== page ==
The second aim of CARE in the design is to work with and complement existing agencies and activities operating in the region as much as possible. A detailed stakeholder analysis was conducted during the exploratory probe, and developed further, particularly with regard to market linkages, during the assessment phase. Developing actual operational linkages at programmatic level has proven to be a slow process, but nevertheless during the start-up phase the new program staff are seeking to build these linkages as opportunities allow.
Finally, in its development of the overall Central Region food and livelihood security program, CARE is also seeking to pilot new models for broader replication in the country. After a lengthy period in the 1990s, when donor programs have been largely of a livelihood provisioning nature - essentially emergency provisioning of food, followed up by seeds and tools activities - CARE'S aim is to build the programming bridge between consumption provisioning, asset protection, and the broader promotion of livelihood improvement. In this sense, CARE'S first wave of programs have been largely negotiated with donors as providing experimental activities, which will contribute to the development of more far-seeking developmental activities. This is especially pertinent given that the World Bank is developing a $30 million annual social safety net program for the country, which could have disastrous consequences for longer-term efforts to rebuild human and resource capacity, if not developed in an adequately creative way.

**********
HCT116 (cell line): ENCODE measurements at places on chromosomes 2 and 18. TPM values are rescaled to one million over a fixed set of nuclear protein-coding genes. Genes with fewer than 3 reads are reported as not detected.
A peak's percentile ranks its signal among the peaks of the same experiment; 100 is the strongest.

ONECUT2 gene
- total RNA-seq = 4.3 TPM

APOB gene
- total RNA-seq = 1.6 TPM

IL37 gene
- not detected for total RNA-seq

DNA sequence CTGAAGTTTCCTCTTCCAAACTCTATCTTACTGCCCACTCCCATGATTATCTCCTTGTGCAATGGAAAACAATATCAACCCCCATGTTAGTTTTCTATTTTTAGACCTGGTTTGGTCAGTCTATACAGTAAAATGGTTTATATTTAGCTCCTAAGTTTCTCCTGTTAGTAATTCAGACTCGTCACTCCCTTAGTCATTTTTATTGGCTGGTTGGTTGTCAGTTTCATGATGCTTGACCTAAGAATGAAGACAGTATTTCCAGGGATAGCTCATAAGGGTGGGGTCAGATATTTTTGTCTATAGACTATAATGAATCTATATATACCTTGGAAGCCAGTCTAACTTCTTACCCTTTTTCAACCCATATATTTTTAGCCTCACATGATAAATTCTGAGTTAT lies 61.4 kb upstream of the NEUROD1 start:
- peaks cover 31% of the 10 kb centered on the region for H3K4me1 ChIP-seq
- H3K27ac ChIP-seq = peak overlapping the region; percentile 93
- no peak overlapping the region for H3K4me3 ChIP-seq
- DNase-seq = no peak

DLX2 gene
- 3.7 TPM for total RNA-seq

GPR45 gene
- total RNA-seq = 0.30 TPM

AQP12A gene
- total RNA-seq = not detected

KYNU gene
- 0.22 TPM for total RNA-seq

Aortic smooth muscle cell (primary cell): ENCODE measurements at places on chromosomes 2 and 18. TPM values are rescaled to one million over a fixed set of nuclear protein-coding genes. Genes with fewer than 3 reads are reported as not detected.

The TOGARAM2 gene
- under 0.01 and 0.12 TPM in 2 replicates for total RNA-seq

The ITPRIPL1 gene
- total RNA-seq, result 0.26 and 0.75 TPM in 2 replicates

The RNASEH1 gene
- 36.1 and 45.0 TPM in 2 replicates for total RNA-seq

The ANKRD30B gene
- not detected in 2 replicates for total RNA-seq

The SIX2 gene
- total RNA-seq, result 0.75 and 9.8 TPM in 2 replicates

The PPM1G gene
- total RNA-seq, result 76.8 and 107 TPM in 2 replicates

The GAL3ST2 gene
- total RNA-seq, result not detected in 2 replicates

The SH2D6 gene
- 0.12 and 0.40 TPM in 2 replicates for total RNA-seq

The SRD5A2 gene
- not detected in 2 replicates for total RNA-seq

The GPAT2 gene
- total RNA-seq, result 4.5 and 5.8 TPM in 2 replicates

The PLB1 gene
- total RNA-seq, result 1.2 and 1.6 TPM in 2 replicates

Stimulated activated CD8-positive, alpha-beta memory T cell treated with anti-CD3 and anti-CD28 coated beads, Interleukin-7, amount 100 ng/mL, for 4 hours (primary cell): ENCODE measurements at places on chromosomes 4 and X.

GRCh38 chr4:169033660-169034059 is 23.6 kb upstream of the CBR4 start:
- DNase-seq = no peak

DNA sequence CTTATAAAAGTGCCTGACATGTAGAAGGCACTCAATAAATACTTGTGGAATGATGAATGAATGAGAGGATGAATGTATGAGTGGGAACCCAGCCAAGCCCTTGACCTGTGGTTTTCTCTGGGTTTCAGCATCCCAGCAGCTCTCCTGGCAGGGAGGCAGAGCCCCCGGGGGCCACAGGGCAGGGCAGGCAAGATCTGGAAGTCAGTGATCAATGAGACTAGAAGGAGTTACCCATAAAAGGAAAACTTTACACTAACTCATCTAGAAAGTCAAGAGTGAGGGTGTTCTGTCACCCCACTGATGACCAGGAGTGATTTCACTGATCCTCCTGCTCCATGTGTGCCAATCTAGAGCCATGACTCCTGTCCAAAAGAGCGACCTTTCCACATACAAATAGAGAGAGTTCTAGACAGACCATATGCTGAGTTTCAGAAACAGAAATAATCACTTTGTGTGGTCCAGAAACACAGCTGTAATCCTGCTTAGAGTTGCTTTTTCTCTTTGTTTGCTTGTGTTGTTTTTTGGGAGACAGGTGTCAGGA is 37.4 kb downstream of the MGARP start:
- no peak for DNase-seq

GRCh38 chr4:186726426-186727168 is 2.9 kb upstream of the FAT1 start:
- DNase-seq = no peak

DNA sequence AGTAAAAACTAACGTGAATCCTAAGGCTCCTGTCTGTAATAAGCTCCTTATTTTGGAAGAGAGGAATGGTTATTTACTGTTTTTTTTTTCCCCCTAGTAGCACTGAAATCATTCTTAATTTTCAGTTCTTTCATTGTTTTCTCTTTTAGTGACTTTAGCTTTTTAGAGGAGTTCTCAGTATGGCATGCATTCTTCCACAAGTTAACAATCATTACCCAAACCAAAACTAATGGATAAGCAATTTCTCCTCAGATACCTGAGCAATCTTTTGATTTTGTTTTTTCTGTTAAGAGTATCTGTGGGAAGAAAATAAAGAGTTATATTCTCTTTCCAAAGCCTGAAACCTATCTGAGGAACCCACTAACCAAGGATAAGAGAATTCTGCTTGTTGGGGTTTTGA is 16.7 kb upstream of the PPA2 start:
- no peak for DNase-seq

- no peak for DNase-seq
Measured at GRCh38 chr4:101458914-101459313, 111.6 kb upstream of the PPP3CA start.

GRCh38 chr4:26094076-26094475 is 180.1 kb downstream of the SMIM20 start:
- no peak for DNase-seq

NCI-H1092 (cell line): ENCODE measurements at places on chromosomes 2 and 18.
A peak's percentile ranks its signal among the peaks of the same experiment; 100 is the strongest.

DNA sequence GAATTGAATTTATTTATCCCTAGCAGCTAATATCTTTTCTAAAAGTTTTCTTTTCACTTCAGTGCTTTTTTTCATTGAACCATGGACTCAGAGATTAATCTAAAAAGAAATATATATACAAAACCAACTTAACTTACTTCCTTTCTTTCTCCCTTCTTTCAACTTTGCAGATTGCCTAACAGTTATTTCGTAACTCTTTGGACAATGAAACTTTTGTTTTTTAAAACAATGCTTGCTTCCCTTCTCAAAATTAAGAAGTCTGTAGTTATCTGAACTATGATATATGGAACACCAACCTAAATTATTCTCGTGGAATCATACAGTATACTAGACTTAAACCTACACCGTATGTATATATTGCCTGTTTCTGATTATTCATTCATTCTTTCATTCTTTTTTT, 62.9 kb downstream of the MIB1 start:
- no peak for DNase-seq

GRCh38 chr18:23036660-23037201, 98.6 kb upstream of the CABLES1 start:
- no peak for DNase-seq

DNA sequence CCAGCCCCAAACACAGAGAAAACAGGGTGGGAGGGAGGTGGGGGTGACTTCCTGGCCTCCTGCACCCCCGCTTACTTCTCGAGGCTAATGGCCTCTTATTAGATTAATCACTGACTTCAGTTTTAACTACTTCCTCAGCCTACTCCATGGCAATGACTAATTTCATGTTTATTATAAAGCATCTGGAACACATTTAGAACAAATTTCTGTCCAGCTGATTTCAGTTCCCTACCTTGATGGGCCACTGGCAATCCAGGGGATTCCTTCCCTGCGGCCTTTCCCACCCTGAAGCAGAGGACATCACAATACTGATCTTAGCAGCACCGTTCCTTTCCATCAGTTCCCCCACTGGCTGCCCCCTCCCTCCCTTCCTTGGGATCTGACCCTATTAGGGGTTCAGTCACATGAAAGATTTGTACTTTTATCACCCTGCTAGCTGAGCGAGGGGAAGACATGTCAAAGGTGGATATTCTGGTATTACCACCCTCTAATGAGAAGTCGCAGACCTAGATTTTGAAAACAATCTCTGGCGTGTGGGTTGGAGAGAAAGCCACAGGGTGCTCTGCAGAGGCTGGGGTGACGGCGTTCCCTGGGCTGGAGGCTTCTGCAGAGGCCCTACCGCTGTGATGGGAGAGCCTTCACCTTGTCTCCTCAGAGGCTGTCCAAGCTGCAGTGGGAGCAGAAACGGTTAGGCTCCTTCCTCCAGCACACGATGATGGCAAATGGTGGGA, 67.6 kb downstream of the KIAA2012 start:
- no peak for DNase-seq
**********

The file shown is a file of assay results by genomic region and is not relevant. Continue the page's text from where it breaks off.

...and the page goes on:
The current phase of the Malawi activities is now that of program start-up. Key to this is the development of a common program approach across the different project activities. Here, adherence to a basic set of core programming principles is essential. These include common community institutional capacity building strategies, adherence to participatory methodologies, common training approaches, allowing materials to be reused, or adapted across projects, common indicators and monitoring methodologies and an overall programmatic baseline.
ANNEX E: Reflective Practice: the Zambia Case Study